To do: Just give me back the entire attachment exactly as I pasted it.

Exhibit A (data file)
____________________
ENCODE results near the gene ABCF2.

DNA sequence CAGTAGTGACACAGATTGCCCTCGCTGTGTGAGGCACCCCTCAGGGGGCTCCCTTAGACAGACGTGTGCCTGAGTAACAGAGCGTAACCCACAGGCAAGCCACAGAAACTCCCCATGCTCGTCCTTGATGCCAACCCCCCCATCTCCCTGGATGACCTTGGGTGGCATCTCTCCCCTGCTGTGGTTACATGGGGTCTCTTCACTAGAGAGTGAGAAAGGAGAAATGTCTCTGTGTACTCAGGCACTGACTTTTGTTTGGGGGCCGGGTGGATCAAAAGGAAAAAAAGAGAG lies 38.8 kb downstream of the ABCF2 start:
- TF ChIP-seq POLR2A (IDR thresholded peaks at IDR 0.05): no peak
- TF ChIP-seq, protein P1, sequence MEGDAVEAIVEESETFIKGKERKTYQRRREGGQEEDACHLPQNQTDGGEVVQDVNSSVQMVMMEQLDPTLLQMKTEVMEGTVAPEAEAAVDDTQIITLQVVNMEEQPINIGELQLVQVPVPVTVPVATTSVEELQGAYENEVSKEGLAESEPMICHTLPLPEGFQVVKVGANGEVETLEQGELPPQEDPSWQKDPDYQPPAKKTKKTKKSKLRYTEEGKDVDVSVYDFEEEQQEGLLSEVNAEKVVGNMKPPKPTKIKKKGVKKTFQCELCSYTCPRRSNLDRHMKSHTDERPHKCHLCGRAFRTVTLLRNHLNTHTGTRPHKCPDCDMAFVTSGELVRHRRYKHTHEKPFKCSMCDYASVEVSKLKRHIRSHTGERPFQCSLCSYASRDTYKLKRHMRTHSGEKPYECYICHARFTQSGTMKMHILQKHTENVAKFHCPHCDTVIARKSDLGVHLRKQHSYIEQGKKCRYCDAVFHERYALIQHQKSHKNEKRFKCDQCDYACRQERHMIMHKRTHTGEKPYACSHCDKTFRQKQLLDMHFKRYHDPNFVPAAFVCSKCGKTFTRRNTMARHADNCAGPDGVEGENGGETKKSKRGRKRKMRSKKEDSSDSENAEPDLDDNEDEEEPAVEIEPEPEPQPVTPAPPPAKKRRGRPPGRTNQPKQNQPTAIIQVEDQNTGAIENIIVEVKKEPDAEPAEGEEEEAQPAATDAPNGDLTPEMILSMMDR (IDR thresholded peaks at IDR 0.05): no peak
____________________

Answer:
ENCODE results near the gene ABCF2.

DNA sequence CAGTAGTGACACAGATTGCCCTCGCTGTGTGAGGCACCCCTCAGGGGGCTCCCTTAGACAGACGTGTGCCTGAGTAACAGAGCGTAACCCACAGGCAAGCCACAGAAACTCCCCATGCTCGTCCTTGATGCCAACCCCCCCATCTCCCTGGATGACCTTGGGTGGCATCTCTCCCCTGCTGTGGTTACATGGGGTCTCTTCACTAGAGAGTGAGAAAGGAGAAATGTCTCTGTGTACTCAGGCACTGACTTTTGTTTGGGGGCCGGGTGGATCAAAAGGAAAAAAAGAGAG lies 38.8 kb downstream of the ABCF2 start:
- TF ChIP-seq POLR2A (IDR thresholded peaks at IDR 0.05): no peak
- TF ChIP-seq, protein P1, sequence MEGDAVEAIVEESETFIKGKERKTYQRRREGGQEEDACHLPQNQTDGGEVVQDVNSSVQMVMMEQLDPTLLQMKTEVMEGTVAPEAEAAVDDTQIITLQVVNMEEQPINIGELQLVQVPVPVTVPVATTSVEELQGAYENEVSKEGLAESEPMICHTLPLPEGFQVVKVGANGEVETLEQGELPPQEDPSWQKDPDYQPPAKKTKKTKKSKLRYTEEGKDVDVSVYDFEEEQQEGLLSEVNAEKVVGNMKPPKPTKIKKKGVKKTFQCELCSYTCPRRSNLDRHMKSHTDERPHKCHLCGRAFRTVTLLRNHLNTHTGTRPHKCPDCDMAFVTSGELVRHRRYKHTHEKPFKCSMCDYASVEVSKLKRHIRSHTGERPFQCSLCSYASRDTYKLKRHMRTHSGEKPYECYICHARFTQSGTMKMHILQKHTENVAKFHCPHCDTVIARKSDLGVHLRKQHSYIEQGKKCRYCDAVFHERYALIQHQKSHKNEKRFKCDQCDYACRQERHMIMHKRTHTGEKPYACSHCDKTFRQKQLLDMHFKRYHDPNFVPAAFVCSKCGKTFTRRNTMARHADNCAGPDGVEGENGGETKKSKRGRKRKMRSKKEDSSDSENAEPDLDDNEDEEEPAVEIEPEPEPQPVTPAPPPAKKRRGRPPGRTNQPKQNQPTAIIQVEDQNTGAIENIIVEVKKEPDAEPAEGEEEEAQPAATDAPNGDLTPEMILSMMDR (IDR thresholded peaks at IDR 0.05): no peak